Hazy conditions in Singapore to persist in coming days

Today Online 5 Sep 15;

SINGAPORE — The haze that has hung over Singapore this past week is expected to linger, with the 24-hour Pollutants Standards Index (PSI) expected to be in the high end of the moderate range (51 to 100) today (Sept 5), ­authorities said.

This is even as air quality improved yesterday, after deteriorating during the week as hot spots in Sumatra continued to be detected.

As at 7pm yesterday, the 24-hour PSI was 71 to 80 and the one-hour PM2.5 was 17 to 30 mcg/m3. “The number of hotspots detected in Sumatra decreased to 50 today from 111 yesterday. The lower hotspot count was due to cloud cover over central parts of Sumatra. Moderate to dense smoke haze was observed in southern Sumatra,” the National Environment Agency (NEA) said.

A day earlier, the NEA had warned of 24-hour PSI creeping into the low-end of the unhealthy range (101 to 200) amid worsening air quality, and had said the haze situation would be unlikely to change significantly in the next few days, due to dry weather conditions in the region. As at 9pm on Thursday, the 24-hour PSI was between 82 and 94, while the three-hour PSI reading hit a high of 107 at 11am, before falling to 83 at 9pm.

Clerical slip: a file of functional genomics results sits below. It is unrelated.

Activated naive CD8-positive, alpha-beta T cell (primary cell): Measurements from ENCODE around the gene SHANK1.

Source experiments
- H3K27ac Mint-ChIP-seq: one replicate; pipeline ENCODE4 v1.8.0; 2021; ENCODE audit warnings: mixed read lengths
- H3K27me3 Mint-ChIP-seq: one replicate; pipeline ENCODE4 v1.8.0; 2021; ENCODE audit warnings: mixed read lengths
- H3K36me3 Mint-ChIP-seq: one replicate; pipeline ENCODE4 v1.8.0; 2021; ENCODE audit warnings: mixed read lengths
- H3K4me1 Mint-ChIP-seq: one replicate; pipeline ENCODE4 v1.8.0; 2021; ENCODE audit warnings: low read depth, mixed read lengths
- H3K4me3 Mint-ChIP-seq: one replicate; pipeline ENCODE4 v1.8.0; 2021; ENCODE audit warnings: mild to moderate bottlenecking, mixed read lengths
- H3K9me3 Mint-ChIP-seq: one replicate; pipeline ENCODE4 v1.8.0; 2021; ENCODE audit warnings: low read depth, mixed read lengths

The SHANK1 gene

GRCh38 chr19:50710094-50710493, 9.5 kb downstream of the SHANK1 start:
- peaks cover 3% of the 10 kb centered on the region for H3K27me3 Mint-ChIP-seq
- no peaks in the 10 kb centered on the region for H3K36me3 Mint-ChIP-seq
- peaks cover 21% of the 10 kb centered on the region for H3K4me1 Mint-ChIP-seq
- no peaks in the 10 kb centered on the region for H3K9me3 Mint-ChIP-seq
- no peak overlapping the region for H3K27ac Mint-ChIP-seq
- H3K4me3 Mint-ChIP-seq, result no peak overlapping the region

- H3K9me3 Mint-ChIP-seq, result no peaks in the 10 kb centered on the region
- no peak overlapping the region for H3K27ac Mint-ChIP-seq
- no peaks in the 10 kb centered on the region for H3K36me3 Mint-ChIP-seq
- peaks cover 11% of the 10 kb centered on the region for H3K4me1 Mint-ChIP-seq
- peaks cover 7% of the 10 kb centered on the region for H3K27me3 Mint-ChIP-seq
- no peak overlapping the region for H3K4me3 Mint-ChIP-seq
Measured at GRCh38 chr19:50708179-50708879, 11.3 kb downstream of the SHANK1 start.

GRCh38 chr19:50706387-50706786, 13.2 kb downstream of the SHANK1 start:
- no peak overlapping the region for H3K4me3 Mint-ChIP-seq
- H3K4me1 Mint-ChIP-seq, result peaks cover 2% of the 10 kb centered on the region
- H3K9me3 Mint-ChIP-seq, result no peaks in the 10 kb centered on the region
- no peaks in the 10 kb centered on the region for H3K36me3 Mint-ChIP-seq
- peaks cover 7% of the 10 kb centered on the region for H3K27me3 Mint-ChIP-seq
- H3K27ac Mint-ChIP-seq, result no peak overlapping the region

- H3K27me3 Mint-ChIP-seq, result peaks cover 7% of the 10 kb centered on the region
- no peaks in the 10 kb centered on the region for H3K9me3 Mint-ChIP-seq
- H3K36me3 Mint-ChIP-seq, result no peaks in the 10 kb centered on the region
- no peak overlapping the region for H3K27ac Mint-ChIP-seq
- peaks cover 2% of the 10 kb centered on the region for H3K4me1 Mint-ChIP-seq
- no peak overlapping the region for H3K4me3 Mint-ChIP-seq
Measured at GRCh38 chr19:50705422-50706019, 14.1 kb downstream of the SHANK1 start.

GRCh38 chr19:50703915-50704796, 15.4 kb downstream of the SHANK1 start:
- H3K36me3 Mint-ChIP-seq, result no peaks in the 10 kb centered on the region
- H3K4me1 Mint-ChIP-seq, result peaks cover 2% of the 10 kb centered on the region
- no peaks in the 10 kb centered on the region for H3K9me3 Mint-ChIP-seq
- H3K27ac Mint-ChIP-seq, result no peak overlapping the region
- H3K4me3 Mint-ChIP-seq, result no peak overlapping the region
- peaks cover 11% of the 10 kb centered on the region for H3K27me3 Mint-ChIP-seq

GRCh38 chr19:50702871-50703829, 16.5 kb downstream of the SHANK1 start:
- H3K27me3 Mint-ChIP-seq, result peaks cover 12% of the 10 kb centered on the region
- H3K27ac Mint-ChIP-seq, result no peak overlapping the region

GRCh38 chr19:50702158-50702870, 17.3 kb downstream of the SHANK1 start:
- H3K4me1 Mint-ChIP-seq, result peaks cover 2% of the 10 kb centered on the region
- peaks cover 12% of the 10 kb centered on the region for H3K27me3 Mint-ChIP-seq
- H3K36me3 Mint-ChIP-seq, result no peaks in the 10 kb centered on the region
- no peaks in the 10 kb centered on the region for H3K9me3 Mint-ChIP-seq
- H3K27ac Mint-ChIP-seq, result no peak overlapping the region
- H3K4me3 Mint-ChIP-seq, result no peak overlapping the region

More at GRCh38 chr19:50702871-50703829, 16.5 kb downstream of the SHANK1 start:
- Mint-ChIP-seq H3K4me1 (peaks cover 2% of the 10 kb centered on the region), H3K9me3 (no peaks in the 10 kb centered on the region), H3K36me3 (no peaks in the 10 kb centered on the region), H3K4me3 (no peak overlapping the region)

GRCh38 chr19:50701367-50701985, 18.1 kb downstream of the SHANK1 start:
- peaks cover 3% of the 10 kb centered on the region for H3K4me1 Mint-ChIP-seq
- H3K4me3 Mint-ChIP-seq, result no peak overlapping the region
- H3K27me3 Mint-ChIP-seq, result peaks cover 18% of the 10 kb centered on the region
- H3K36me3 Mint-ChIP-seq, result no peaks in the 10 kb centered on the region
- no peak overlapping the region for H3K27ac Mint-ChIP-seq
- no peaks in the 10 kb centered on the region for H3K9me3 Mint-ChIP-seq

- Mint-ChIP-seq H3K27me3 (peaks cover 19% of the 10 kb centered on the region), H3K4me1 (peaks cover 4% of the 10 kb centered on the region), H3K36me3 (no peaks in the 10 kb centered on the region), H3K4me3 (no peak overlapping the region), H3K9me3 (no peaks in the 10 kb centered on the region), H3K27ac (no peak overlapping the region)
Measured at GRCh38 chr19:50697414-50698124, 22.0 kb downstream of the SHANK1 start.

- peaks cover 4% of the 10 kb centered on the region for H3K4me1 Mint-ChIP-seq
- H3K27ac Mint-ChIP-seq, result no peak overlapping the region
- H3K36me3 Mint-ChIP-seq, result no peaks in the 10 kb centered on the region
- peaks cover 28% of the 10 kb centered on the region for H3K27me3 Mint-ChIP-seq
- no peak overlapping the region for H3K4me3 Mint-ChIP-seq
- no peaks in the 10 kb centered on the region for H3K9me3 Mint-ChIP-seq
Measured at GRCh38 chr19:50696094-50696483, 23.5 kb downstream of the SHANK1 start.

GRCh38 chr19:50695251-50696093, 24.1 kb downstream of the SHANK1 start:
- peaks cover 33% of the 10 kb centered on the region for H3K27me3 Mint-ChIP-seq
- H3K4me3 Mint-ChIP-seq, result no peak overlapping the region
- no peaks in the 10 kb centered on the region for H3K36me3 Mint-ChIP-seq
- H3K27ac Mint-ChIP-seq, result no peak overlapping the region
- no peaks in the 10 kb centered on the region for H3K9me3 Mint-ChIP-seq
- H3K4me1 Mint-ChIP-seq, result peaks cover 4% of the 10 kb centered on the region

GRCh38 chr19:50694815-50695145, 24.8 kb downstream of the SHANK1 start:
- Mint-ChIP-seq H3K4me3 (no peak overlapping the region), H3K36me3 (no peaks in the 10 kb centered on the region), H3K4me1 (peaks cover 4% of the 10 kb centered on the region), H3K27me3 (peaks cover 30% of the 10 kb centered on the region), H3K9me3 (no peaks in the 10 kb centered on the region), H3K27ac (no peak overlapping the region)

However, conditions yesterday were less severe than expected. In the course of the week, the number of hot spots detected daily rose from 29 last Sunday, to 395 on Wednesday, before falling on Thursday.

NEA chief executive officer Ronnie Tay wrote to his Indonesian counterpart this week to “register Singapore’s concerns” and seek an urgent update on the situation on the ground. The NEA also reiterated Singapore’s offer of an assistance package to Indonesia to help the country combat smoke haze.

Yesterday, the NEA said the prevailing winds are forecast to blow from the southeast today. “Singapore may experience occasional slightly hazy conditions. Thundery showers are forecast in the late morning and early afternoon. The 24-hour PSI for the next 24 hours is expected to be in the high end of moderate range,” the agency said.

The NEA also said everyone can continue with normal activities, but the impact of haze is dependent on one’s health status, the PSI level, and the length and intensity of outdoor activity. “Persons who are not feeling well, especially the elderly and children, and those with chronic heart or lung conditions, should seek medical attention,” it added.